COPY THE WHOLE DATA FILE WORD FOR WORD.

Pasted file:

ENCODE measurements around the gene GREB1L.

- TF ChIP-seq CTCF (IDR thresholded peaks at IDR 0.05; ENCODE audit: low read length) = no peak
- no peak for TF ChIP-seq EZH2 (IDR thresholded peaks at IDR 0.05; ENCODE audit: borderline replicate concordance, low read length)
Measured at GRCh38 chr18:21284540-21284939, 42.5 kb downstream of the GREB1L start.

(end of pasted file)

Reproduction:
ENCODE measurements around the gene GREB1L.

- TF ChIP-seq CTCF (IDR thresholded peaks at IDR 0.05; ENCODE audit: low read length) = no peak
- no peak for TF ChIP-seq EZH2 (IDR thresholded peaks at IDR 0.05; ENCODE audit: borderline replicate concordance, low read length)
Measured at GRCh38 chr18:21284540-21284939, 42.5 kb downstream of the GREB1L start.